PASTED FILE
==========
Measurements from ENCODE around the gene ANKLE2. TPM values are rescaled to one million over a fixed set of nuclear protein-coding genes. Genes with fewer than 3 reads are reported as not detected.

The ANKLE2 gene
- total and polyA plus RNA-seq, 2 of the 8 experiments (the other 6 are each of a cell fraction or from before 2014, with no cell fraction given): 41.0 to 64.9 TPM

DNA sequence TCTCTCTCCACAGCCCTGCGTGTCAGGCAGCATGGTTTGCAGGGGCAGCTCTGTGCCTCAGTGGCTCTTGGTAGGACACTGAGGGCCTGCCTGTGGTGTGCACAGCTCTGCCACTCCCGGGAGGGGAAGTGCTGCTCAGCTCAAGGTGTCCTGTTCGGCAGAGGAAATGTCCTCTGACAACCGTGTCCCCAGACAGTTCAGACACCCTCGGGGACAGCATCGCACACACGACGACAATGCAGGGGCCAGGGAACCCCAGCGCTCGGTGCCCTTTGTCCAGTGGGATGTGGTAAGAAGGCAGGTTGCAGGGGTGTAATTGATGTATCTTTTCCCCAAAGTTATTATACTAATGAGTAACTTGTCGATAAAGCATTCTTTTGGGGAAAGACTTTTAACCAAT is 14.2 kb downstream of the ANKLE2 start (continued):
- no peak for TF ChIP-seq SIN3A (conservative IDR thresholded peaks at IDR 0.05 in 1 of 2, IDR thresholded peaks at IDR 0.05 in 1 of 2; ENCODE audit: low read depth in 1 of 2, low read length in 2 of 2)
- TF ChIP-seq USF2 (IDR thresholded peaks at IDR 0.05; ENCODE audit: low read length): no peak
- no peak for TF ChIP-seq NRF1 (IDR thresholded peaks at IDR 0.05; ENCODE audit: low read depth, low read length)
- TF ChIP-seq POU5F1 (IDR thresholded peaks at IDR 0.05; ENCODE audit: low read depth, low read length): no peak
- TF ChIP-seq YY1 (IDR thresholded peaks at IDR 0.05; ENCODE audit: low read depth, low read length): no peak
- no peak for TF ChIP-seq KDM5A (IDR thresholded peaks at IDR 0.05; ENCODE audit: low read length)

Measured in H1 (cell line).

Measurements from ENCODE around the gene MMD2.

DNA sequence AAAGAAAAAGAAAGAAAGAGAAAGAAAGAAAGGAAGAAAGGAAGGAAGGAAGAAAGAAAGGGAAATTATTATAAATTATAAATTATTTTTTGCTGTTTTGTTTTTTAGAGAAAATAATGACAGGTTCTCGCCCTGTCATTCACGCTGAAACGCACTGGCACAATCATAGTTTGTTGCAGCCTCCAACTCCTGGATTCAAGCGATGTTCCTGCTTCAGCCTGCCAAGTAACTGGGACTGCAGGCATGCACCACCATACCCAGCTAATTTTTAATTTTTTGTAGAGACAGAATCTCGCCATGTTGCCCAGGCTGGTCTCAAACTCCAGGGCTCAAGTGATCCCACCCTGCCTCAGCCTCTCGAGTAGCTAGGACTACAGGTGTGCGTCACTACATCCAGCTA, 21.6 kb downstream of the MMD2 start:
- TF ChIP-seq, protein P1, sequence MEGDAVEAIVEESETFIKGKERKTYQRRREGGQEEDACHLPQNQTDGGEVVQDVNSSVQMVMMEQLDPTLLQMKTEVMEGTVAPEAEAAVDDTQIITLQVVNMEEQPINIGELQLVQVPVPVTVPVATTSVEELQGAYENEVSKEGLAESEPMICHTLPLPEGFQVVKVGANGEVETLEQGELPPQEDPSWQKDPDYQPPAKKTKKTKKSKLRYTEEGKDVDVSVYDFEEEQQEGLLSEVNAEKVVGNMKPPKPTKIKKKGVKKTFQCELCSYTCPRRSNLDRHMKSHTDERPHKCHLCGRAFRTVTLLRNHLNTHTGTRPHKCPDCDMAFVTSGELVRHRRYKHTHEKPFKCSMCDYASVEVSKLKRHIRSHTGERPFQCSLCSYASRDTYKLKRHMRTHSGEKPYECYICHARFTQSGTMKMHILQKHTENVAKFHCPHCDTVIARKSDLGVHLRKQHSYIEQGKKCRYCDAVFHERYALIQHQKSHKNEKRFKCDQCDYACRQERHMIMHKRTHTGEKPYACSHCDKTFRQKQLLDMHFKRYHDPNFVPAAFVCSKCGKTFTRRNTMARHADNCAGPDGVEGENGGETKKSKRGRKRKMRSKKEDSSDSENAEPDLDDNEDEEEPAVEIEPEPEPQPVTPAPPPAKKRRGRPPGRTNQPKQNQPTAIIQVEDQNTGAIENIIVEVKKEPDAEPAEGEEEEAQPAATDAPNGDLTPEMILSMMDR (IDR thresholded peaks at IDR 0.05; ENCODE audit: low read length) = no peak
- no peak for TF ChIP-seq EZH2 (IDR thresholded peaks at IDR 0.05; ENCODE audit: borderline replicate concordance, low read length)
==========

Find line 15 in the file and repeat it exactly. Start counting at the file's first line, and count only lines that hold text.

- no peak for TF ChIP-seq EZH2 (IDR thresholded peaks at IDR 0.05; ENCODE audit: borderline replicate concordance, low read length)